Sunday, August 4, 2013


A review of Margaret Macmillan’s Pairs 1919: Six Months That Changed the World (2001)

(Rating 4 of 5)

Margaret Macmillan gives an incredible account of one half of am important year.  That year, 1919, was both a historical and horrible year at the same time.  For centuries the foreign policy of nations had been in the Metternichian school of realism based on the ‘balance of power’ and the winner taking the spoils.  1919, however began with the birth of new kind of foreign policy: idealism.  Wilson and his fourteen points were to rewrite the rules of old and bring forth a more just foreign policy.  No longer were international conflicts about the strong prevailing over the weak in the anarchy of nations, the old ways were to be replaced with sensible law and order with justice as the prevailing principle.  These efforts ended in failure.   
In some ways it was not Wilson’s fault.  Political realism is called that for a reason.  Europe had a long history, far longer than his United States.  The Ottoman Empire first rose to power after finishing off the Byzantine-Romans in 1453, almost forty years before Christopher Columbus went on his first voyage.  Now that Empire was going to die after centuries of decline. Arguing over who deserved to own what after centuries of war, conquest, and re-conquest, was not going to be an easy task for anyone involved.   
The Big four Vittorio Orlando, David Lloyd George, George Clemenceau, and Woodrow Wilson
Macmillan takes her reader on a guided tour through this year exploring the war torn parts of the globe area by area.  She explains to the reader the basic needs of each interest in the conflict.  Many liked Wilson’s ideas, even if they had a hard time understanding them. 
“Of all the ideas Wilson brought to Europe, this concept of self-determination was, and has remained, one of the most controversial and opaque.  During the Peace Conference, the head of the American mission in Vienna sent repeated requests to Paris and Washington for an explanation of the term.  No answer ever came.  It has never been easy to determine what Wilson meant.” (p.11)
Many who argued ‘self-determination’ in Eastern Europe had a hard time understanding their ‘natural country’ may not be as big as their history told them it should be.  
The German Empire had gone to war against the Allies.  Upon Germany’s defeat the Kaiser was overthrown and a Republic established.  It would have been in everyone’s best interest if the new Republic were welcomed with open arms by victorious nations.  History took a different turn.  France was angry wanted revenge, not just its lost provinces restored—that was going to happen—but France wanted to see Germany humiliated.  France wanted Germany to have to pay reparations and accept sole responsibility for the cause of the war.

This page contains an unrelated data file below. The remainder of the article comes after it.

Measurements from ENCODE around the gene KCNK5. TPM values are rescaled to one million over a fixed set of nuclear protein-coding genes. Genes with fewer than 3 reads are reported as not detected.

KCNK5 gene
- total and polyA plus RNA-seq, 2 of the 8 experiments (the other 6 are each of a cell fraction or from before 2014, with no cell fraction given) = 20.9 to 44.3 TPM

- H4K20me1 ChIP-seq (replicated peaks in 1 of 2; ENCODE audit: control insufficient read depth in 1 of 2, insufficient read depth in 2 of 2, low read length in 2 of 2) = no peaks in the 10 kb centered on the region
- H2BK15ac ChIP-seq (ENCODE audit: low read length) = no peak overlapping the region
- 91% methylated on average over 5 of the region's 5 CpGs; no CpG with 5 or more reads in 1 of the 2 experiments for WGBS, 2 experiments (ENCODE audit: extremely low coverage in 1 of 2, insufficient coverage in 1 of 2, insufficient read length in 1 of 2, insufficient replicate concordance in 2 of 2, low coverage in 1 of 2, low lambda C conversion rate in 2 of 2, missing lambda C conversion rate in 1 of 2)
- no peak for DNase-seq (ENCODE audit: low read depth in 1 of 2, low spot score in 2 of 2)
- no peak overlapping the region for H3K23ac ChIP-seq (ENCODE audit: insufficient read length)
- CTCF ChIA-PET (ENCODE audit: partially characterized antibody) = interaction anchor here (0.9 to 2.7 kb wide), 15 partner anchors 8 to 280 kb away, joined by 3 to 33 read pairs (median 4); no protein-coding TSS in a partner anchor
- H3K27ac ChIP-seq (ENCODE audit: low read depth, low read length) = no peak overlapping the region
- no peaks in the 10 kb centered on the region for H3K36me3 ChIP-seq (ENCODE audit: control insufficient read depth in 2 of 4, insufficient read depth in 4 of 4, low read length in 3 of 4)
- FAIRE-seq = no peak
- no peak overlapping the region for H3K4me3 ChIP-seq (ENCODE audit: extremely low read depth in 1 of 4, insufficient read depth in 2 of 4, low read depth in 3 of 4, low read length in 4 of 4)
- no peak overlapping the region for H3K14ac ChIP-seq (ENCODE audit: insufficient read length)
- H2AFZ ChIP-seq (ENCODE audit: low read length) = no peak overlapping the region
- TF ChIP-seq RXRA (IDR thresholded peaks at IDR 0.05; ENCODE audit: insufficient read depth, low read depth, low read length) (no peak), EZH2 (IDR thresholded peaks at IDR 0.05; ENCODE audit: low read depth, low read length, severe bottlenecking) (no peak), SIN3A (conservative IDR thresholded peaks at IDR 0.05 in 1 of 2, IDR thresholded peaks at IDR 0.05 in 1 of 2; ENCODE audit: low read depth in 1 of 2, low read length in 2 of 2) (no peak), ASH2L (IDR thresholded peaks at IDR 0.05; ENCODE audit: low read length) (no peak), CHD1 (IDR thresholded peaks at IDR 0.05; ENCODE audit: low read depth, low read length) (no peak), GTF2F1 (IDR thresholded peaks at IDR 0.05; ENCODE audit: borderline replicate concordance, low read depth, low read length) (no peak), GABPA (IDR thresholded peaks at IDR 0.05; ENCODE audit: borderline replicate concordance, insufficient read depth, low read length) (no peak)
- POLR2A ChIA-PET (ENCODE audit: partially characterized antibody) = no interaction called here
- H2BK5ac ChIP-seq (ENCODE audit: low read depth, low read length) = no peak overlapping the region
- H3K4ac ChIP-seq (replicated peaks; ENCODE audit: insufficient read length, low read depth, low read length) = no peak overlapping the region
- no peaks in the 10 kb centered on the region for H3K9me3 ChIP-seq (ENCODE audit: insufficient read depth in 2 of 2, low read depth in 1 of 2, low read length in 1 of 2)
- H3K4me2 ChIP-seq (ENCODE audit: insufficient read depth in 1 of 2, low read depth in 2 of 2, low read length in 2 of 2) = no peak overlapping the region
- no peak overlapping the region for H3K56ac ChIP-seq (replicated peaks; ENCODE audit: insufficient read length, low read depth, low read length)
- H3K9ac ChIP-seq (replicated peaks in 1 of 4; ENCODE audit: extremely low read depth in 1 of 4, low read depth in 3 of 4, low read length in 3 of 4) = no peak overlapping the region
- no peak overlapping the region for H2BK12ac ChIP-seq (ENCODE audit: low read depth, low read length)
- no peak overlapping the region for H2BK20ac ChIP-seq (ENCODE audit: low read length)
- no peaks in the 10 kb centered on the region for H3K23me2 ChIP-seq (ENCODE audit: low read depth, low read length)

Clearly one of the dumbest men ever to rule a nation, Kaiser Wilhelm II

It was absurd to suggest that Germany was the sole power responsible; it wasn’t even the first to declare war.  However, France had to pay reparations when Prussia humiliated her in 1870.  That was when the German Empire was established with Wilhelm I as Kaiser.  France could not take the defeat and deposition of Kaiser Wilhelm II, grandson of the Wilhelm I, as revenge enough.  They had to have revenge on the German people is well.  The Third French Republic and its allies set the German Republic up to fail. 
“In the dark days of 1917, when the French armies had been shattered on the Western Front and there was and there was talk of collapse at home, Clemenceau the Father of Victory, as the French called him, finally came into his own.  As prime minister, he held France together to final victory.  When the Germans made their last great push toward Paris in the spring of 1918, Clemenceau made it clear that there would be no surrender.  If the Germans took the city, he intended to stay until the last moment and then escape by plane.” (p.31)
I have only one complaint about the book.  Capitalization.  I am sorry but it should be British Empire, Roman Empire, Ottoman Empire, etc.  Not British empire, Roman empire, and Ottoman empire.  I know it is a style now but it is one that I think needs to go away.  

Aside from the grammatical style, this is a great book.  It takes you from the rooms of Woodrow Wilson, David Lloyd George[1], and George Clemenceau, to the frontiers of China and everything in between.  Chapter 1 of the modern world begins here.  Macmillan correctly points out that World War II was not because of the Treaty of Versailles but the history that happened in-between, nevertheless Europe did not receive a good start in 1919.

[1] Even though the author is Lloyd George’s great-granddaughter she has an easy time portraying him as another famous commoner said, ‘warts and all.’  

{Video is by WatchMojo}

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